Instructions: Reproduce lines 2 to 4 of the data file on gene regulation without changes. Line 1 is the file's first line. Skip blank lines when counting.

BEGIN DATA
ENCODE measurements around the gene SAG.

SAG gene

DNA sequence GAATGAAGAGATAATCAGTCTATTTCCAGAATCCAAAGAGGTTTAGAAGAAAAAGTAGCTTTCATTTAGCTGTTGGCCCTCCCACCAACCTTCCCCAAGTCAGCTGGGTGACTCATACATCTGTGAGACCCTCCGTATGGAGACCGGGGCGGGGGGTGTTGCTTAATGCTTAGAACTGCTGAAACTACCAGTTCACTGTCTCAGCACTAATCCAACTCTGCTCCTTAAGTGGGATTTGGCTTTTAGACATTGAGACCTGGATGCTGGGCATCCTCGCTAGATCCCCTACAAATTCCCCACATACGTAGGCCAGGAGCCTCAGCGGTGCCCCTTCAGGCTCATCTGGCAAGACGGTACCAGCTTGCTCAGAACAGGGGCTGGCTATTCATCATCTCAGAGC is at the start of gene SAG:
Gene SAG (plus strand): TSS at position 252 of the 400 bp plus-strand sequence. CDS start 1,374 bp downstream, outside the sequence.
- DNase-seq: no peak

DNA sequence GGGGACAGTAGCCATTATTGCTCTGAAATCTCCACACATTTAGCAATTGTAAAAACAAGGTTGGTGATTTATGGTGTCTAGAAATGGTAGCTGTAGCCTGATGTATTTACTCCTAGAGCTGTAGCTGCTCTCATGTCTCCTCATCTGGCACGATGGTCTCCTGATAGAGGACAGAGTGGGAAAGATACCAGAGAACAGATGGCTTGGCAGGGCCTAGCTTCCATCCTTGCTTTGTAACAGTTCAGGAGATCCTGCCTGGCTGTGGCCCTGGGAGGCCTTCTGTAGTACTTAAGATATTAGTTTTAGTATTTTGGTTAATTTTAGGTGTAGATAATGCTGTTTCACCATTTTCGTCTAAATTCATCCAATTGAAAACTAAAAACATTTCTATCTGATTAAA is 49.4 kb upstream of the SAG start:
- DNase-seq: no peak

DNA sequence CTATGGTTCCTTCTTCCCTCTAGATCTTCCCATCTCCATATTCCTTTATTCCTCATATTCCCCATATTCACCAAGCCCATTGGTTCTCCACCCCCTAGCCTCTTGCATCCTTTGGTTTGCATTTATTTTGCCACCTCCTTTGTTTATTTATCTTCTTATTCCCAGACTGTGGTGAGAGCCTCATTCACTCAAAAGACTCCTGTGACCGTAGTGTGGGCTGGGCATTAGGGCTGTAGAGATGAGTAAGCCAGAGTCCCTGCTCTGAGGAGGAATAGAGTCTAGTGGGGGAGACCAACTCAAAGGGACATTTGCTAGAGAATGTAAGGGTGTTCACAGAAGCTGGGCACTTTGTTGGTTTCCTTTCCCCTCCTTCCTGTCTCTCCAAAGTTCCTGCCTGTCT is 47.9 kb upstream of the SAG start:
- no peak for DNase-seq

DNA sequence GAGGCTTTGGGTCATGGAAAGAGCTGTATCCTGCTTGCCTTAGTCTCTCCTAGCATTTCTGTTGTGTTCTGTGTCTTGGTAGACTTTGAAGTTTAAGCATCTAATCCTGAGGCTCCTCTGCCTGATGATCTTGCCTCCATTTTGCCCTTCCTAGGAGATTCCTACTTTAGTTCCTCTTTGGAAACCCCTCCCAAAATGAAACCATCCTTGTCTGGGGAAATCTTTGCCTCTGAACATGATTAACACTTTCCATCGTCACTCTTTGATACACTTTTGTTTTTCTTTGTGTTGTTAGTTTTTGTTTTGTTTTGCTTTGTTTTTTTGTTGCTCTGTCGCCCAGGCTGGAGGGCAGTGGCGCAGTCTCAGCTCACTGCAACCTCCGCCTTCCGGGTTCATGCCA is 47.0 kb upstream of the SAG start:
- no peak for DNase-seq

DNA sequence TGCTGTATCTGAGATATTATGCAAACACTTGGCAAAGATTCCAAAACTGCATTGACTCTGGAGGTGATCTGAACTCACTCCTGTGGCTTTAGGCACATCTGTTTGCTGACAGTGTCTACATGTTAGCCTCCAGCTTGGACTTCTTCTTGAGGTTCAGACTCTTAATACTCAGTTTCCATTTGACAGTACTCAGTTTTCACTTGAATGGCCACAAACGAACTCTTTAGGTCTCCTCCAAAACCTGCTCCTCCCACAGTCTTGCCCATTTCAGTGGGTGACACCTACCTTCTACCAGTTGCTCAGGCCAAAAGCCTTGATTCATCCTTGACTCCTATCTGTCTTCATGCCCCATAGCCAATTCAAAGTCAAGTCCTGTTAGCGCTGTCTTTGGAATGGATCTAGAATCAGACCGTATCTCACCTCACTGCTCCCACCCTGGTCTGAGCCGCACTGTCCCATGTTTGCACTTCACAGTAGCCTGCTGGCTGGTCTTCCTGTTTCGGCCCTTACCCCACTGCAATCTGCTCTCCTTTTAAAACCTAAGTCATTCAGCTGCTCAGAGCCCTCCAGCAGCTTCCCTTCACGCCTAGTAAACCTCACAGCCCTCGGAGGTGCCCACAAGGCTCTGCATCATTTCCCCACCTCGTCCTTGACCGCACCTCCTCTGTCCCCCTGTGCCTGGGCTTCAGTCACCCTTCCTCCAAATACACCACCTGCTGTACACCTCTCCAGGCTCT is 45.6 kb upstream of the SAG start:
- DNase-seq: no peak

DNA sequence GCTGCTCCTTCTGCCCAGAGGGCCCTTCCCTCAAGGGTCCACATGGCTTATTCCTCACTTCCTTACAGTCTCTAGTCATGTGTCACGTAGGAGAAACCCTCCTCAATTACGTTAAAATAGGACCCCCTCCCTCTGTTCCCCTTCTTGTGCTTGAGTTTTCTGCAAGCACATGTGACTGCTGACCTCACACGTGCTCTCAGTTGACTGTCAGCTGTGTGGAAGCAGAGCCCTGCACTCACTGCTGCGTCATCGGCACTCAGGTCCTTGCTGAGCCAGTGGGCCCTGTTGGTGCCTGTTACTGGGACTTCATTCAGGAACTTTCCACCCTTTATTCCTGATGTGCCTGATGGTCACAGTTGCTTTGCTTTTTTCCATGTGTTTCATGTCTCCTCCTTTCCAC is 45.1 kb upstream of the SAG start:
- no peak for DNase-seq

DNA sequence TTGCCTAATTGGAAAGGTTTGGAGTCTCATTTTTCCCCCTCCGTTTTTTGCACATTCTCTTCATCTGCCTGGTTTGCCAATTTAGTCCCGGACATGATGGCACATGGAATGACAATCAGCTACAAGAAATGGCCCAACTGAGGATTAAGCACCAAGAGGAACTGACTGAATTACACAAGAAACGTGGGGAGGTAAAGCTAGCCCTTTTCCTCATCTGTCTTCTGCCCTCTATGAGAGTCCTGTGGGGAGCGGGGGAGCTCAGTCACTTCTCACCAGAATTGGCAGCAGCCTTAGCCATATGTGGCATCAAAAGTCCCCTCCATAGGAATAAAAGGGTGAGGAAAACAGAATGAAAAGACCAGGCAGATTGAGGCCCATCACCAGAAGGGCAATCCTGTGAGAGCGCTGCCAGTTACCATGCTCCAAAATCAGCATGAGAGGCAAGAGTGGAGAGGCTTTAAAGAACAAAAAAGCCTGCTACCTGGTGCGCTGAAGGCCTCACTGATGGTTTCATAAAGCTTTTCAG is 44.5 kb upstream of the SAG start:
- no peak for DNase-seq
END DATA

SAG gene

DNA sequence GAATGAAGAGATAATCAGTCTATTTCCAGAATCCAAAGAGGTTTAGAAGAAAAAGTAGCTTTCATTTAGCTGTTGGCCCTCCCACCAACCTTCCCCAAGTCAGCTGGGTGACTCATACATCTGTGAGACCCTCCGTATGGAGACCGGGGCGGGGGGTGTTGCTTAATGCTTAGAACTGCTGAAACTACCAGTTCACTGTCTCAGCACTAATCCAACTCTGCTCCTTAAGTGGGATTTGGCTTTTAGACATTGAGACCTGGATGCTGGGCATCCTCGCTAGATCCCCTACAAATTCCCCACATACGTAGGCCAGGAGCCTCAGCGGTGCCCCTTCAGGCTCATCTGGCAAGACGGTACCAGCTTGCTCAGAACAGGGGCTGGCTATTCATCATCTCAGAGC is at the start of gene SAG:
Gene SAG (plus strand): TSS at position 252 of the 400 bp plus-strand sequence. CDS start 1,374 bp downstream, outside the sequence.